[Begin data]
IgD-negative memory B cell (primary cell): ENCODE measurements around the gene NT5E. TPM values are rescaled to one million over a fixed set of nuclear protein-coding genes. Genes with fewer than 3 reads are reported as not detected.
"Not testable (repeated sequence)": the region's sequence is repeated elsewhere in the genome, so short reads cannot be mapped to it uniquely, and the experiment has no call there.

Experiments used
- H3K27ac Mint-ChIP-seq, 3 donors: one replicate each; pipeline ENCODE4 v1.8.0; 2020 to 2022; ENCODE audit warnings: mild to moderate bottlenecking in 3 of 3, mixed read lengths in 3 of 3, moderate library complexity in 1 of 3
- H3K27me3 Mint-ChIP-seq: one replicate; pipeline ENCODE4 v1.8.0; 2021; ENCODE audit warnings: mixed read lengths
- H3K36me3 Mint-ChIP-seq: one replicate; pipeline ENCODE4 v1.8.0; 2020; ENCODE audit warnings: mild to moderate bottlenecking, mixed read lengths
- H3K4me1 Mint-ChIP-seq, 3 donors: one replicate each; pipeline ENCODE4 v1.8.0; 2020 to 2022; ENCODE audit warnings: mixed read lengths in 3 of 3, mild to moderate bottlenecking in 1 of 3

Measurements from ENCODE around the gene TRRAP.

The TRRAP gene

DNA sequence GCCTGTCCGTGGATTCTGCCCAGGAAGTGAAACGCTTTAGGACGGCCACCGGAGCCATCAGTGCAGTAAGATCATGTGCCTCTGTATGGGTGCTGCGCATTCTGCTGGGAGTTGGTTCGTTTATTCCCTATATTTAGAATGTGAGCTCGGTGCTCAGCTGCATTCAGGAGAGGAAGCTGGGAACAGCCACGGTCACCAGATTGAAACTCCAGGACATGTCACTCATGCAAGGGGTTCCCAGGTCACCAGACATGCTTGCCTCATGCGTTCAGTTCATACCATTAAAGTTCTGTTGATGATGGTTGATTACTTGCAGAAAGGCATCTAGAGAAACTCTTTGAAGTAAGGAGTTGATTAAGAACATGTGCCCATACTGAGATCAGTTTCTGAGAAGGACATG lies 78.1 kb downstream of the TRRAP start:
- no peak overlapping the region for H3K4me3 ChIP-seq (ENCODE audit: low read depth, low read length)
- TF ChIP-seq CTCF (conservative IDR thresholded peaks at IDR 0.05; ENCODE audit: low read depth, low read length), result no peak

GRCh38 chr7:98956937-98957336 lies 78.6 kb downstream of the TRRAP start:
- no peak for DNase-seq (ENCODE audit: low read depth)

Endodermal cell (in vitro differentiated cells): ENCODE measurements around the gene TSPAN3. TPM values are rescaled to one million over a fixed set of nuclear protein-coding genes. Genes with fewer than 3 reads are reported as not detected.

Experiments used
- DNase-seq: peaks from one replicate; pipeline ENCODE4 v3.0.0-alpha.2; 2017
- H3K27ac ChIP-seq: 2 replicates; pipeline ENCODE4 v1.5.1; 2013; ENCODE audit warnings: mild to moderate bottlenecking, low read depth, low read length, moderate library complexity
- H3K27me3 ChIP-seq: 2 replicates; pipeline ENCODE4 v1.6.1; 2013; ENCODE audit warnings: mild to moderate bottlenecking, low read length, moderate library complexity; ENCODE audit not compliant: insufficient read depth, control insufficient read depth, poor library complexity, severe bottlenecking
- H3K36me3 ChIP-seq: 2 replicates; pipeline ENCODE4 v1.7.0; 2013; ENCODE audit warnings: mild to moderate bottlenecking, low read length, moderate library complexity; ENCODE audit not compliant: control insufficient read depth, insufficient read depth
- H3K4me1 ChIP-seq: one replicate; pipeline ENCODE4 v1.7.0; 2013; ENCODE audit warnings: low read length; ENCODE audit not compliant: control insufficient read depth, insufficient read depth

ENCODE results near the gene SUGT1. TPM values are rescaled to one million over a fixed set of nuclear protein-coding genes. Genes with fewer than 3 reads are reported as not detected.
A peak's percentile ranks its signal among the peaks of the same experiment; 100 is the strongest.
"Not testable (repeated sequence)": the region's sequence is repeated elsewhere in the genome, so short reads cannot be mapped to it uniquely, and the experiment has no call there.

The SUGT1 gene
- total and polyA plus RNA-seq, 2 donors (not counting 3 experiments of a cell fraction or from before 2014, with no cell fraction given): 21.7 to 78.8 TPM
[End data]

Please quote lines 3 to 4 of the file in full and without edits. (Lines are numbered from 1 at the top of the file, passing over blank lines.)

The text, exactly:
Experiments used
- H3K27ac Mint-ChIP-seq, 3 donors: one replicate each; pipeline ENCODE4 v1.8.0; 2020 to 2022; ENCODE audit warnings: mild to moderate bottlenecking in 3 of 3, mixed read lengths in 3 of 3, moderate library complexity in 1 of 3